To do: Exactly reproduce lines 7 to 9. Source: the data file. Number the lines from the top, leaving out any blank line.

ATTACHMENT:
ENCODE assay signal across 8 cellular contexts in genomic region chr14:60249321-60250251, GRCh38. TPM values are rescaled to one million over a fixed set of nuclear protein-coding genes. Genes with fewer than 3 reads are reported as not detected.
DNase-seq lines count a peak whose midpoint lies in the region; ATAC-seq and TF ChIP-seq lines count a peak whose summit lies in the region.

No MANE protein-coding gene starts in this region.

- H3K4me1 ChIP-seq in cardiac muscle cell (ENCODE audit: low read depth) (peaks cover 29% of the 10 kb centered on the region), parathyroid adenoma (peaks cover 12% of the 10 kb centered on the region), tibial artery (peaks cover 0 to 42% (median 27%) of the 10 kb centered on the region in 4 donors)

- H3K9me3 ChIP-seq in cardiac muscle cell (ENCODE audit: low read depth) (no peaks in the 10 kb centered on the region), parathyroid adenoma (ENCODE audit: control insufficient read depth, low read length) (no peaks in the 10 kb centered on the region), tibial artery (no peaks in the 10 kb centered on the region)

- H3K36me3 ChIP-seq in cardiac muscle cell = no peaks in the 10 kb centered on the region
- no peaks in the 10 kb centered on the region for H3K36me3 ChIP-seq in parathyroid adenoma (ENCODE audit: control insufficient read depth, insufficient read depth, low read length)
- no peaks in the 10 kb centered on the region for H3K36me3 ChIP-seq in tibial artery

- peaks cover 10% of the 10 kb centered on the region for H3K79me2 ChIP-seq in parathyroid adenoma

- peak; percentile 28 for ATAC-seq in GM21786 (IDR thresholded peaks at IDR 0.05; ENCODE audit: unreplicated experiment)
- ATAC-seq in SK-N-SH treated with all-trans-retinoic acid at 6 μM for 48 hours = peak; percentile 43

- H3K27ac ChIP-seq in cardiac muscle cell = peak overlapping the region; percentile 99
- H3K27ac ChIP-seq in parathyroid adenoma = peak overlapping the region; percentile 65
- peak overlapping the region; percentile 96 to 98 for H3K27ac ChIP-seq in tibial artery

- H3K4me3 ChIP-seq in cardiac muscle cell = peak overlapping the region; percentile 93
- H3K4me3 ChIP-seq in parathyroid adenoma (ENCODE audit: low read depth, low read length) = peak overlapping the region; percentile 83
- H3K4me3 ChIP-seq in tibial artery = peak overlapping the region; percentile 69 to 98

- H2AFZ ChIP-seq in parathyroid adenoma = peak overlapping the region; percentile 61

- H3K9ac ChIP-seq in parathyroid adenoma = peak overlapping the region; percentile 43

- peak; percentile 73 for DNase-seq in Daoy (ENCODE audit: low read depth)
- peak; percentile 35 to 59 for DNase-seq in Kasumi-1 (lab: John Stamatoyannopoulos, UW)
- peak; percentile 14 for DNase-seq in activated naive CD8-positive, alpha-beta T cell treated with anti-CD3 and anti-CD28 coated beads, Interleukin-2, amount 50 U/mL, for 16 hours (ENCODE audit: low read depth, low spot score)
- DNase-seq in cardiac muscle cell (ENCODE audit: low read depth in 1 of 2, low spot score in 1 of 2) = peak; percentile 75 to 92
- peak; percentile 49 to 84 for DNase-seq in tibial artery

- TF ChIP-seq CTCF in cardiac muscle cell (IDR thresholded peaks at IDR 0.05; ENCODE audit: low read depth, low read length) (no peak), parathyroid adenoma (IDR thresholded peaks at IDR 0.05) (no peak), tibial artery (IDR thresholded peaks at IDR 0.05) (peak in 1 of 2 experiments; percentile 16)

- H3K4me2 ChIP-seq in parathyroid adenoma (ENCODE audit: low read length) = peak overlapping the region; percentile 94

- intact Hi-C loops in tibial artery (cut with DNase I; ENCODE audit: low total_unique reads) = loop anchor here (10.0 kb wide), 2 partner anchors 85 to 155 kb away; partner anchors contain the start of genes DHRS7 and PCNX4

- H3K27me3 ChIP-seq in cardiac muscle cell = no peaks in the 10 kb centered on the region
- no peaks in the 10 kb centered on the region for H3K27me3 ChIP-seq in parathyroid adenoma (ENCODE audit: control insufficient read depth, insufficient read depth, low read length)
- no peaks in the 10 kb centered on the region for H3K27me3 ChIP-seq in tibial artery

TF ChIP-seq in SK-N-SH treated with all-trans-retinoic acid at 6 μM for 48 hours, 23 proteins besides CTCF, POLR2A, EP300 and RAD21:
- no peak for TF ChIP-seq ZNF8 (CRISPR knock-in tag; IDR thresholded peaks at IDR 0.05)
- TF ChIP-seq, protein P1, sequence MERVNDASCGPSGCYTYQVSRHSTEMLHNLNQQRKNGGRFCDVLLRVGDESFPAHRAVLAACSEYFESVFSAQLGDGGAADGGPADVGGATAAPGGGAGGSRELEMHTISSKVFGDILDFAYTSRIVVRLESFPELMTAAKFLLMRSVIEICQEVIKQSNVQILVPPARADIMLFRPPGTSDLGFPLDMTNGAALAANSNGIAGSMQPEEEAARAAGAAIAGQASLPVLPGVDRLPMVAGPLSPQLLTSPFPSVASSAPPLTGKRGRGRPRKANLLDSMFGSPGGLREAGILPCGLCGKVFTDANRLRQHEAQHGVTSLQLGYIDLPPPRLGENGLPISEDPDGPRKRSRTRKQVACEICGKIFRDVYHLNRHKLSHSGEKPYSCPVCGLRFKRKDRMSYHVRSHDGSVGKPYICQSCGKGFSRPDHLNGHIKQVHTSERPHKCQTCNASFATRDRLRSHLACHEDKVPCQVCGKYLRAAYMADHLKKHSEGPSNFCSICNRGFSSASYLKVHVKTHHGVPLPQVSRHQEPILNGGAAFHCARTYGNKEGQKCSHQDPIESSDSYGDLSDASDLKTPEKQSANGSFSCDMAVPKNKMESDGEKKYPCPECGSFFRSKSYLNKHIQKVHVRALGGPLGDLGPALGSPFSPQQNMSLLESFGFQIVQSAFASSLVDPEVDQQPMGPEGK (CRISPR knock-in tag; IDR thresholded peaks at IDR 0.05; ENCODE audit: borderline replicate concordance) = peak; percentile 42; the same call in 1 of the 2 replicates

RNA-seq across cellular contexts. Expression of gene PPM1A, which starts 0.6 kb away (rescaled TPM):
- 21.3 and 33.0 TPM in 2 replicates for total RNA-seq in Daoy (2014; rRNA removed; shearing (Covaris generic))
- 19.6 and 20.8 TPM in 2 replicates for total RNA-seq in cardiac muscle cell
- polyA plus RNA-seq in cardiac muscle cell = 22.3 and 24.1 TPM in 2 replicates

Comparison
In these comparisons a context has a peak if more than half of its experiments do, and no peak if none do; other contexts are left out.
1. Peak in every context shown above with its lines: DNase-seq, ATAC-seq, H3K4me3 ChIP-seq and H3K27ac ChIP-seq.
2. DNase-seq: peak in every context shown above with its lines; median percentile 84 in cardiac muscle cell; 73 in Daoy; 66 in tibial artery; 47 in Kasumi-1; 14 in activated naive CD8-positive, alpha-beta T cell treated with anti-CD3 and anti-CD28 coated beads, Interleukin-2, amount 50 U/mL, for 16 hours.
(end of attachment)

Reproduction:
- no peaks in the 10 kb centered on the region for H3K36me3 ChIP-seq in parathyroid adenoma (ENCODE audit: control insufficient read depth, insufficient read depth, low read length)
- no peaks in the 10 kb centered on the region for H3K36me3 ChIP-seq in tibial artery

- peaks cover 10% of the 10 kb centered on the region for H3K79me2 ChIP-seq in parathyroid adenoma